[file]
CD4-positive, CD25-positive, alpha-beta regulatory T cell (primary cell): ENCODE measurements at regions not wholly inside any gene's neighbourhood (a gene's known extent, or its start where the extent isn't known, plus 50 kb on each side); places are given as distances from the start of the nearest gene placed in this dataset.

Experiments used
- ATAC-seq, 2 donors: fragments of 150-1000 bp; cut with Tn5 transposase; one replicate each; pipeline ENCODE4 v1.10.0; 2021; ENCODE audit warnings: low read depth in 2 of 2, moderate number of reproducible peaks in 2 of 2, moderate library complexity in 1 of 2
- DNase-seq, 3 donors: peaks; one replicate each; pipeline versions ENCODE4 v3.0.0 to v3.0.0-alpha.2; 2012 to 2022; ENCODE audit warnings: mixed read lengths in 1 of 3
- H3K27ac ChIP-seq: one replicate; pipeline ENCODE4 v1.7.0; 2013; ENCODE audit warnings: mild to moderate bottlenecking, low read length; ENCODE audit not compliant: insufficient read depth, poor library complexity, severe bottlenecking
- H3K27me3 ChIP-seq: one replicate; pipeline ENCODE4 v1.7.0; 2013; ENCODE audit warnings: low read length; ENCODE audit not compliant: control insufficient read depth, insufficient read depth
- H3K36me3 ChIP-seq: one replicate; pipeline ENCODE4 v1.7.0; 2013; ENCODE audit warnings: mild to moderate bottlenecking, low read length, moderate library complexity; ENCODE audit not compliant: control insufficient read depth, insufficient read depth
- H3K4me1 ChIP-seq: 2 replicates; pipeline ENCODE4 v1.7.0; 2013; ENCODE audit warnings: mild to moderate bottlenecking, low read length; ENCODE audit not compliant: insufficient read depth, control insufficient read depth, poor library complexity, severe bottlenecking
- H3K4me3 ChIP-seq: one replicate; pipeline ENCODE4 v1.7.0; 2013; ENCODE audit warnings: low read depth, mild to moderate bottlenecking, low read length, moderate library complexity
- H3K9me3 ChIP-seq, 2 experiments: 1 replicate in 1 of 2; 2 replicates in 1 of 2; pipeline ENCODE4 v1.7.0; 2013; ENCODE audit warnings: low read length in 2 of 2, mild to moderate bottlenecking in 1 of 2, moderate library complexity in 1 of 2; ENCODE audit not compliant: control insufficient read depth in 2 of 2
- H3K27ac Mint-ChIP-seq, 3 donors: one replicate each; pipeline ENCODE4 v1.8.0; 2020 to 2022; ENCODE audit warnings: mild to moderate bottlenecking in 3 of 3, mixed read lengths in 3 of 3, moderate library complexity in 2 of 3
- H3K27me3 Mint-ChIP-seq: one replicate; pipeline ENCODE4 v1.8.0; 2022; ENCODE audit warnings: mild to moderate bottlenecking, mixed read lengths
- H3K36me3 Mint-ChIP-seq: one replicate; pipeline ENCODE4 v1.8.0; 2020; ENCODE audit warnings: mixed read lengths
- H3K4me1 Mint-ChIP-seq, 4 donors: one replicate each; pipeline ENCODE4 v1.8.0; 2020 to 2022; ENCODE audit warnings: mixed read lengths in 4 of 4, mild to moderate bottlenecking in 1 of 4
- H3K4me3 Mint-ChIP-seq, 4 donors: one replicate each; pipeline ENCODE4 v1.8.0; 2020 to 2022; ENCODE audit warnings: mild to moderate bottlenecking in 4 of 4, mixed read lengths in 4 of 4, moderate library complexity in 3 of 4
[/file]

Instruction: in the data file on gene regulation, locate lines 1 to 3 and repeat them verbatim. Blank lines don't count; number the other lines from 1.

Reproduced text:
CD4-positive, CD25-positive, alpha-beta regulatory T cell (primary cell): ENCODE measurements at regions not wholly inside any gene's neighbourhood (a gene's known extent, or its start where the extent isn't known, plus 50 kb on each side); places are given as distances from the start of the nearest gene placed in this dataset.

Experiments used
- ATAC-seq, 2 donors: fragments of 150-1000 bp; cut with Tn5 transposase; one replicate each; pipeline ENCODE4 v1.10.0; 2021; ENCODE audit warnings: low read depth in 2 of 2, moderate number of reproducible peaks in 2 of 2, moderate library complexity in 1 of 2